And for the solar, on the left, you will see the process equipment that we’ll do, diffusion, VCVD, implant and then lot of automation, because automation particularly when the volumes get high may be I told this before in the beginning as well China where everything do manual because labor is cheap and all those labor becomes, when its 1,000 people it’s still fun, but when you have 10,000 people in a factory, it really becomes a problem to keep everybody. So therefore automation for solar and semi for different reasons of course is very important.

So where are we in the solar, we’re not making silicon, we’re not making the wafers, we really in the cell side, purely making production equipment for the cell and understanding the technology of how to make a cell. So the last years we got nice position in the market. If you looked at more than 20, let’s say close to 25 gigawatt of production is using a step and if we add BTU it’s more than 25 gigawatt, that means half of all the cells, all the solar cells in the world and in those solar cells we even include the thin film. So half of everything in solar in this world that’s being installed, at least has a step of our product in there. We’ve really proud of it.

And of course you will recognized quite a few names here of the number, the top ten customers that produce the cell stream as the Yingli and even though the times are little bit more difficult, they will continue to be our customers and work with us. And also in the R&D, if you do become a technology company, then R&D is important you can’t do that all yourself, just too complex. And we work very, very close with both specifically the Energy Research Centre in the Netherlands, and Fraunhofer in Germany and IMEC, Belgium, and of course for Asia, and EU, and University of New South Wales are important too. But we have good relationships and joint projects with almost all of them.

So what does it do to us? Then, besides working with them you also get a better view of what the future and the technology is going to look like. And what we really see here is that this is going to be a major shift from the P-monos to the N’s and the multis is really going to go to high performance, so that’s one area. And then we see that the normal back side if you just to be all aluminum on the back of a solar cell is really going to go to a more complex structure, which we called PERC Passivated Emitter Rear Cell, but it’s the rear side

of the cell that gets a few more steps. You see little graph there, but what it does is it bangs over to 20% of efficiency, but you need to do a few extra steps there.

Here is a bit of the same in a different way, but saying indeed n-type which we have been working on for many years. Also wish Yingli on the PANDA cells. Really we’ll start to become a major part of the all the new lines. So this is important factor and also the third type of cells as I mentioned, will become the other two big areas in solar.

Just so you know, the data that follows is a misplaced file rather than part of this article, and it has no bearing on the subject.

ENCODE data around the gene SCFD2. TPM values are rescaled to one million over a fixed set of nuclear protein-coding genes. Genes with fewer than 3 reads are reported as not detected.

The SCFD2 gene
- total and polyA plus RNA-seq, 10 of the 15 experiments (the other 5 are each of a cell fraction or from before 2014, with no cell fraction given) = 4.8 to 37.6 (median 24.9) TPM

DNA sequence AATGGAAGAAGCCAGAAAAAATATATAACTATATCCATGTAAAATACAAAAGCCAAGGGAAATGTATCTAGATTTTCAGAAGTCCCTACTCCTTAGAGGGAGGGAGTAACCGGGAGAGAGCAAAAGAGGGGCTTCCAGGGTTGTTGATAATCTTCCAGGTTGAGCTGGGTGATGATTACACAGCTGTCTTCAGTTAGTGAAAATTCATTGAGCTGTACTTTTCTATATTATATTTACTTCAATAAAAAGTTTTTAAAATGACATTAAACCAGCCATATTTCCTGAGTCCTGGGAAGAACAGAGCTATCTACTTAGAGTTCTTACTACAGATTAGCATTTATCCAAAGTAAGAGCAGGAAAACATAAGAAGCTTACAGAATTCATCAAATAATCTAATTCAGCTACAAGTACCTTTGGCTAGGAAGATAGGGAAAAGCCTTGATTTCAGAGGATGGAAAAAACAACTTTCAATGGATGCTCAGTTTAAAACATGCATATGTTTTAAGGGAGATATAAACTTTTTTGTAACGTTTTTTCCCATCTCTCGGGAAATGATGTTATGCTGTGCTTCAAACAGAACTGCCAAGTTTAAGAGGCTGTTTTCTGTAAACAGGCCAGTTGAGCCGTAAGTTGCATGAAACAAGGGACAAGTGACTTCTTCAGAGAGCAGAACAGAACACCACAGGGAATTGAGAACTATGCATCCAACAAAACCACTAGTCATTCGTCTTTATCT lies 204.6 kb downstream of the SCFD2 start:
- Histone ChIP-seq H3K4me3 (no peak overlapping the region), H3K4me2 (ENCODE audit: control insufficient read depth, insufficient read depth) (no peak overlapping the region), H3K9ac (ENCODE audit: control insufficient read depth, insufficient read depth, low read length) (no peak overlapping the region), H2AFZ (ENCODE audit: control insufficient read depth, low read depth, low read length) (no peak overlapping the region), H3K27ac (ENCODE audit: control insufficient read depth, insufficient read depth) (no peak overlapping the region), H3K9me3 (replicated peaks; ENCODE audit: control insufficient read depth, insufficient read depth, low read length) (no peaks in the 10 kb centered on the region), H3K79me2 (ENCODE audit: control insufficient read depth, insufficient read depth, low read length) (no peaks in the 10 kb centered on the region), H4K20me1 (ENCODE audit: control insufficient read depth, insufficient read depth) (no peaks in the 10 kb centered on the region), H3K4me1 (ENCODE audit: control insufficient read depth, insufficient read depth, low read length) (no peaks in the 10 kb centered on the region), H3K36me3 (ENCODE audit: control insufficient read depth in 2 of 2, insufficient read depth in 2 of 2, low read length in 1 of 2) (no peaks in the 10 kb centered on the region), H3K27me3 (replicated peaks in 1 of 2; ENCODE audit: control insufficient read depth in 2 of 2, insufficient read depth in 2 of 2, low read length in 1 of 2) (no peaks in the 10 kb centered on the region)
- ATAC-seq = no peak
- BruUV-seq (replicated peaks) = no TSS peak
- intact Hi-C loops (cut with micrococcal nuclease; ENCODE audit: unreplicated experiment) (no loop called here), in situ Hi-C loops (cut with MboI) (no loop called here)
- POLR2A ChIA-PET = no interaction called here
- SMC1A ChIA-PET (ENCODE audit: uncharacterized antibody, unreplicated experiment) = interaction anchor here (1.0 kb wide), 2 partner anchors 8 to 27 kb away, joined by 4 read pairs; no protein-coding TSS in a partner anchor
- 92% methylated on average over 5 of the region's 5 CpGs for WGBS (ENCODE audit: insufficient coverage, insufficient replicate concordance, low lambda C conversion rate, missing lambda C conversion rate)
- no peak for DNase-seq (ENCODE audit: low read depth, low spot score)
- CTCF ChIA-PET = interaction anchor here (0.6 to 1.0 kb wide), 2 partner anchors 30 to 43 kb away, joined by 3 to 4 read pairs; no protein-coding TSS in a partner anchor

So now, if we look now talking about acquisitions and development, in the beginning what we did was we were only - you see the blue, only doing the phosphor diffusion in the earlier lines. And if we wouldn’t have done anything, we’d only have phosphor diffusion in this line, as well. Then we navigate back to the same growth in number of gigawatts as we had five years ago. So therefore, what we did, we added some products. So that means instead of selling one machine in a new line, we’re selling two. And oops - if you have, the ones here, if you have a third line, you need PECVD nitride layer on both sides.

And it also needs aluminum oxide, okay this is the other company we just acquired. So rather than just having one step here, we’re having four steps. We can do even better by adding BTU to firing further. So then they got a few more steps that they can do in that, but so even more than that. And if we go to the n-type that means all of a sudden we have the boron diffusion, we can have our implanter in there and the anneals if you do an implant, you don’t get a diffusion furnace, but you get anneals furnace we supply that too. And then you have two sides of PECVD and a firing, and of course it’s not on this one, but you can increase your efficiency in most lines, what they do they reduce aluminum oxide in that one too.

So that means that more than 50% of the CapEx on the new m-type line can be provided by us, that’s a very nice precision. Also if at some point in time people want to have buy that as they saw the package deal, because if you have to buy almost everything from a third party camp that doesn’t work, because you’ve got too much risk and your margins go down, but if you provide very large portion off line that really helps.